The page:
The Case-by-Case Realities of Student Housing Financing
Providing and securing financing for student housing properties — whether acquisition, refinancing or new development — is a competitive market.
“The rewards of working in student housing are numerous. There is a constant supply of tenants, revenue tends to be stable, and the sector is considered recession-resistant,” says Justyna Daniuk, commercial real estate lending analyst with Alliant Credit Union.
However, Daniuk notes, student housing financing does have risks, including occupancy stability, changing taste of student residents and market competition.
A lender’s familiarity with the nuances of student housing — like yearly turnover and unique leasing cycles — will lead to a better lending experience for both the borrower and lender. For example, Daniuk explains, lenders should understand that sometimes landlords have to offer shorter leases and incentives to win the business of their student-residents and their parents, who often guarantee the leases.
While most financing arrangements are a case-by-case situation, there is a particular set of criteria that lenders look for to ensure a successful lending package in the ever-evolving student housing sector.
Top Five Considerations for Student Housing Lenders
• Proximity — A property’s distance from a university or college campus is often a top concern for lenders. Ideally, student housing properties are within a walkable distance or on a campus transportation route.
• Enrollment Numbers — A school’s enrollment numbers are key to safeguarding continued occupancy rates. Lenders like to see these numbers trending positively. Stable or increasing enrollment numbers ensure that new leases will be signed with each school year, as long as the submarket is not becoming overbuilt.
• Occupancy Stability — Requiring one-year leases and guarantors or co-signers on leases helps to guarantee a stable revenue for a property. Equilibrium in the submarket is key; if new inventory is coming to market, there should be a corresponding enrollment growth at the school.
• Approved Off-Campus Housing — Being on a list of approved off-campus living options gives properties an extra marketing boost and a wider tenant base for residents seeking approved student housing properties.
• Amenity Packages — Offering an amenity package that features at least the basics — including high-speed internet, community spaces or laundry facilities — are highly desirable for residents and lenders alike. Alliant focuses on property condition, age and amenities for comps and works with business partners, brokers, appraisers and subscription databases to determine a competitive set for each property.
Not One Size Fits All
The due diligence process that lenders use to vet potential student housing properties prior to approving financing is reasonable but specific and includes market, submarket and university research, as well as on-site visits and a review of future plans for the property. Schools typically have statistics on yearly enrollment, freshman retention rates and graduation rates, which speaks to the stability of the university and housing demand from upperclassman; and demographics, such as median family income of the students, can be gathered from various studies and online sources, Daniuk says.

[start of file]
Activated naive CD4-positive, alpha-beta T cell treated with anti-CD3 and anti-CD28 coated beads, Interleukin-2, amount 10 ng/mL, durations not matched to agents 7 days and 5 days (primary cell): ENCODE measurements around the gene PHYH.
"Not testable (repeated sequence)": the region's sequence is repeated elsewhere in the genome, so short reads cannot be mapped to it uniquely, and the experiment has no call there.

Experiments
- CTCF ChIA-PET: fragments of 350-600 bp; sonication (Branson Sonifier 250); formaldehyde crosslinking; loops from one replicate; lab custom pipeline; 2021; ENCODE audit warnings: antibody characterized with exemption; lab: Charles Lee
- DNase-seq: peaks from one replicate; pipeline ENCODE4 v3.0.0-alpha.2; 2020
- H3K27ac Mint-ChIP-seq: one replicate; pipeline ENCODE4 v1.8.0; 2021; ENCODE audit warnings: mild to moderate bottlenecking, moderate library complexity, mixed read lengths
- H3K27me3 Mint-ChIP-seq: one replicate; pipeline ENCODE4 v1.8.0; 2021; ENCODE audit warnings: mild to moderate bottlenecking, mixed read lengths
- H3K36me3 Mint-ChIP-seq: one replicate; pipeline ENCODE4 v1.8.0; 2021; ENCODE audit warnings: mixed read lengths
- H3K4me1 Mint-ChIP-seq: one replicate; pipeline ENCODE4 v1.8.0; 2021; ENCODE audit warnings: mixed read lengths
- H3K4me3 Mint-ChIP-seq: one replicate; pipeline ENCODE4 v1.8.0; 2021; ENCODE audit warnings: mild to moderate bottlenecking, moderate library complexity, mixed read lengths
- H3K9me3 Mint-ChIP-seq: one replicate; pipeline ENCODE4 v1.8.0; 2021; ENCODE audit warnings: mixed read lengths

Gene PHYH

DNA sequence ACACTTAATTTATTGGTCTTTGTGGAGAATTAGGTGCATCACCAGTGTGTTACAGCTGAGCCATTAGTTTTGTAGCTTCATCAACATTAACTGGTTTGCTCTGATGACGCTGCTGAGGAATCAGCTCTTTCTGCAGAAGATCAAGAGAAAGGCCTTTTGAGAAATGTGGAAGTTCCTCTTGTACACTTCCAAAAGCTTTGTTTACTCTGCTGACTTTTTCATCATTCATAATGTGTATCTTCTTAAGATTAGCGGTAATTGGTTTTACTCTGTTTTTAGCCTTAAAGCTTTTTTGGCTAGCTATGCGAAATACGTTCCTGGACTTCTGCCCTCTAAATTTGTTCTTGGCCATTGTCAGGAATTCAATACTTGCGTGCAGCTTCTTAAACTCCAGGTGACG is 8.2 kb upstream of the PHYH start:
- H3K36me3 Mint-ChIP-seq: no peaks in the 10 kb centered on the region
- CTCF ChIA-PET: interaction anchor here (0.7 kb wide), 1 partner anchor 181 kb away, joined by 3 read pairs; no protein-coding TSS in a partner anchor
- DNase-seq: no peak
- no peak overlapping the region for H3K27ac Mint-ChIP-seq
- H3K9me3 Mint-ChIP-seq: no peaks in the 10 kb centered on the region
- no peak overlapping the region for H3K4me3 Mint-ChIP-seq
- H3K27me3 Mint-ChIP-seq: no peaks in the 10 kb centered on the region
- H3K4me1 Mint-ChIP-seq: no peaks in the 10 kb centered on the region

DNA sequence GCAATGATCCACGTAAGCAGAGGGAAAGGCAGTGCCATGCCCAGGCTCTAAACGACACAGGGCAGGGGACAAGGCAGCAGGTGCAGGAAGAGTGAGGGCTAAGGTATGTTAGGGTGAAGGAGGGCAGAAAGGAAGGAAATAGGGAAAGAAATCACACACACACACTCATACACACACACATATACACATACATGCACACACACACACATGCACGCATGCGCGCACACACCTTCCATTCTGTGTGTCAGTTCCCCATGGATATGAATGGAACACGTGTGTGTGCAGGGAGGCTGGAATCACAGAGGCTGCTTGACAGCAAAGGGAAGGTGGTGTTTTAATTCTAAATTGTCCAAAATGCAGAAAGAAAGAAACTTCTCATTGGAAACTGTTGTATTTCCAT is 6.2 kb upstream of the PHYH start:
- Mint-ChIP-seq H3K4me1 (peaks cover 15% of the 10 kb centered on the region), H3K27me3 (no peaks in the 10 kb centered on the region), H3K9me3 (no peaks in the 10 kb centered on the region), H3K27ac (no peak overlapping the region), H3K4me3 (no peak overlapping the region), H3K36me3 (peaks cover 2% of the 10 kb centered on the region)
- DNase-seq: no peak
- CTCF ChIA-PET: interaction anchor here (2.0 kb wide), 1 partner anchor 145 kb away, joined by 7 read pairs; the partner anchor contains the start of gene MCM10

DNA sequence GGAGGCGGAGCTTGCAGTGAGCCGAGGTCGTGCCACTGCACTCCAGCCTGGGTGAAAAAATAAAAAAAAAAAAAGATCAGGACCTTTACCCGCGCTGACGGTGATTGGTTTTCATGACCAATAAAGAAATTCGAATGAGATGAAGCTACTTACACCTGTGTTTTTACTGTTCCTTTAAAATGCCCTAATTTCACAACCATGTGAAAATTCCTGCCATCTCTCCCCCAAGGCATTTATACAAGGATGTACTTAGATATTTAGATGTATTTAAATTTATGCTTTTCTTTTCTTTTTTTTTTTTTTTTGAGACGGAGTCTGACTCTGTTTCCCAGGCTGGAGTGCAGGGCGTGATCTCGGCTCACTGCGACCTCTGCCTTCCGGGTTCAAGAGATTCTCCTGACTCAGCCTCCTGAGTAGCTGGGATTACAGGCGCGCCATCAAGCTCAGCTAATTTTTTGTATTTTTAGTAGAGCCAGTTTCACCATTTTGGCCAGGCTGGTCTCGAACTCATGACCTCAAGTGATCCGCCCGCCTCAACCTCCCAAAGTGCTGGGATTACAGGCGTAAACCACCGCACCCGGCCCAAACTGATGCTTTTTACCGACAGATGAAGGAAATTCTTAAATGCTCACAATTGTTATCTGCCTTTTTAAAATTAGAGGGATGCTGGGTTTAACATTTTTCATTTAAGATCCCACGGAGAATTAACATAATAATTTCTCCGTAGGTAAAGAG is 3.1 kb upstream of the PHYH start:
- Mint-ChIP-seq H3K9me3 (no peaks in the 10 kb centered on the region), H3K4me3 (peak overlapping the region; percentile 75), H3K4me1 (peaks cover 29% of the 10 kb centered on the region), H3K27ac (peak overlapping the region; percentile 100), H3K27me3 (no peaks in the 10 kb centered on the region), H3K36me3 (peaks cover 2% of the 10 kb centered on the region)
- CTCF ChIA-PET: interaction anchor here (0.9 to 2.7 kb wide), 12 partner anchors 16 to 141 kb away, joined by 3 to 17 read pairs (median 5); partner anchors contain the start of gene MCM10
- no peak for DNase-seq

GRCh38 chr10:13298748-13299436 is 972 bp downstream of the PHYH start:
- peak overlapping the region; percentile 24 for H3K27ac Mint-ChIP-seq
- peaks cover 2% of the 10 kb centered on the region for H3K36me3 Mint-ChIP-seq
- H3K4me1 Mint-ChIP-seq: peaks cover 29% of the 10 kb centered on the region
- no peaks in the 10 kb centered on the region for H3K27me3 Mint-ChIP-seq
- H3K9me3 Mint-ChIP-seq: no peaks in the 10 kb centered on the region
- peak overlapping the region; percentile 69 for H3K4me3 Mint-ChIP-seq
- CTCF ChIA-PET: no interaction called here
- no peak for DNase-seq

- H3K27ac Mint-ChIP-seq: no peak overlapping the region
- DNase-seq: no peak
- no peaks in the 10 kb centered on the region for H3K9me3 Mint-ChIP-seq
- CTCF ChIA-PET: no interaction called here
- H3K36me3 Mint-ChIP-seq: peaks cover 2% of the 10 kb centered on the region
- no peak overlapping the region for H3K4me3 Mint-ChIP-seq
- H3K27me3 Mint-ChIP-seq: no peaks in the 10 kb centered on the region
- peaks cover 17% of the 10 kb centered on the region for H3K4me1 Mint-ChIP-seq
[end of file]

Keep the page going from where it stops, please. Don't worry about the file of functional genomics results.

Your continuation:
“Through this process, we are able to ensure a successful lending experience that works for both sides — borrower and lender — and this allows Alliant to offer financing to fit a variety of needs,” notes Daniuk.
The research process enables lenders to provide financing across all property classes within student housing, as there is demand for student housing from all income levels. In addition to the acquisition of core properties that are close to campus, underwriting also ensures that borrowers are able to acquire, redevelop and rebrand aging value-add properties that otherwise may be overlooked by lenders.
For example, Alliant Credit Union recently closed an $8 million cash-out refinancing loan for Treehouse Apartments, a 138-unit student housing community serving Texas State University in San Marcos, Texas. While Treehouse Apartments was a Class C property, the borrower is implementing a capital improvement program to the property to keep it competitive in the market, including the acquisition of an adjacent retail building, which will allow the owner to relocate and expand its apartment leasing office and the community’s amenity offerings.
The financing for Treehouse Apartments is an example of how a borrower’s story can positively impact a lending package. Daniuk explains that borrowers can help sell the property’s story by highlighting management’s experience and the resources used to manage the property. The stability of the community’s rent roll, the safety record of the property, maintenance and upkeep, occupancy rates and the owner’s relationship with the school also go a long way with a lender.
Taking all these aspects into consideration allows lenders the flexibility to craft financing packages that help to ensure the availability of quality student housing product with various price points and differing amenity packages.
“Every market has varying levels of demand for the different property classes and types within student housing, so lenders that perform in-depth research and lend across property classes, like Alliant, offer case-by-case financing options for borrowers for this always-changing market,” says Daniuk.
“Alliant is always open to student housing financing inquiries,” she notes. The Chicago-based credit union specializes in acquisition and refinancing financing packages, ranging from $7 million to $35 million, for real estate properties across the United States.
— By Amy Bigley Works, staff writer. This article was written in conjunction with Alliant Credit Union, a content partner of REBusinessOnline.